The Bunkers — Knokke-Heist, Belgium
Growing up on his family farm in Knokke-Heist, a charming rural retreat in Belgium’s north-east coastline, Axel De Bisscop fell in love with the abandoned 18th-century fort in the adjoining farm. So when the property came on the market in 2012, he was quick to snap it up with ambitious plans to convert it into a private residence, and a five-room bread and breakfast.
Bruges-based studio Architectuurburo Govaert & Vanhoutte were called in to renovate the two principal brick buildings – a farmhouse and a barn, which had once been the fort’s watch house and jail – in a harmonious sequence of slatted timber screens, glass walkway and brick. With Belgium’s cold winters in mind, an underground tunnel was dug to connect to the lap-pool and infra-red sauna whilst a clutch of original stone bunkers built around the First World War encircling the grounds now house chickens, sheep and bees which supply the dining table with honey and eggs.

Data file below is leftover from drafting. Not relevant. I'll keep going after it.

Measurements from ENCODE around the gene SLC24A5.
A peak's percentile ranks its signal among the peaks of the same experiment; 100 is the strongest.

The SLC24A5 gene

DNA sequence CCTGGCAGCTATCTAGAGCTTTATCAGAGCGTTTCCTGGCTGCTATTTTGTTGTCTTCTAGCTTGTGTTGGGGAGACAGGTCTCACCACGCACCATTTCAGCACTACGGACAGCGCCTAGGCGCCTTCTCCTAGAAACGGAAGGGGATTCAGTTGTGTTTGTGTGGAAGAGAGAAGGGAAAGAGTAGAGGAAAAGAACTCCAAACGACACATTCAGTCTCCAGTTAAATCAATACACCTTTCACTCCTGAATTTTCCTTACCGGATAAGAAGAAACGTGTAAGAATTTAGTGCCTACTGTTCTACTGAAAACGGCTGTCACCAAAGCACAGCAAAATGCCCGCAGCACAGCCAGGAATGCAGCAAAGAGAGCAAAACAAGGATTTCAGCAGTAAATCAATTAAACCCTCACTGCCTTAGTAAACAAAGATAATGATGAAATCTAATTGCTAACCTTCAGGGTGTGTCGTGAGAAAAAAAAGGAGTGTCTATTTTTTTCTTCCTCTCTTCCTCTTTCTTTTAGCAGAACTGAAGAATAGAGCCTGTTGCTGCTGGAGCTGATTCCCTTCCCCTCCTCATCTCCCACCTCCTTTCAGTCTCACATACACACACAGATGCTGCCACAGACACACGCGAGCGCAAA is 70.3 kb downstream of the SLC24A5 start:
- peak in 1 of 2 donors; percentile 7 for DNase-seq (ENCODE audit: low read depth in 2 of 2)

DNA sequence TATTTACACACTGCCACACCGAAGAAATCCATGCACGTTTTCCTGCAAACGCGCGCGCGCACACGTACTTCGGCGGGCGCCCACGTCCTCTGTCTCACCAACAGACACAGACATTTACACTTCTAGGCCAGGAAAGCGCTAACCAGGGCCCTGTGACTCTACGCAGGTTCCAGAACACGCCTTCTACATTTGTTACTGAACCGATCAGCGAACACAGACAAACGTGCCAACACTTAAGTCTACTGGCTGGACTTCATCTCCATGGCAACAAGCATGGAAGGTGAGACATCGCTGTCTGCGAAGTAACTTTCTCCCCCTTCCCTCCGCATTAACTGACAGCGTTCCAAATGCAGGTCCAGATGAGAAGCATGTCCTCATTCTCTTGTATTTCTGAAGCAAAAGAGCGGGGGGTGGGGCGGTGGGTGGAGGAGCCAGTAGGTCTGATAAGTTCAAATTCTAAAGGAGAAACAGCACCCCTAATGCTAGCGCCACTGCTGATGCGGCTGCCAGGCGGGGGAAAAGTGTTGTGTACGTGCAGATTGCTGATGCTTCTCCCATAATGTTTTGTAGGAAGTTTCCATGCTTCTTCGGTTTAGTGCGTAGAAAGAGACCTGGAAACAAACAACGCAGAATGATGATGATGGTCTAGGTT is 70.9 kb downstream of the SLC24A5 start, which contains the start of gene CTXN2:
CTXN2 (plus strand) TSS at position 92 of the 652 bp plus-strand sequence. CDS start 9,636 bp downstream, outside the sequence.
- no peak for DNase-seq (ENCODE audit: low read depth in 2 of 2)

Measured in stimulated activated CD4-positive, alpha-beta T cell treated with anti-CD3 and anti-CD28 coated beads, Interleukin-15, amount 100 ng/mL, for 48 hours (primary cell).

Interior designer Kristof Goossens, meanwhile, counters the buildings’ lofty interiors of concrete, timber and stone with deeply set grey sofas, thick-piled rugs and wire chairs. Taking centre-stage is a sleek kitchen sheathed in black powder-coated steel specified by Vipp, a favourite marque of the owners who also worked closely with the kitchen specialists on the lamps and a sophisticated rack system.
When the bucolic views of fields and sheep no longer enchant, then Damme and Bruges are a 15 minute drive away.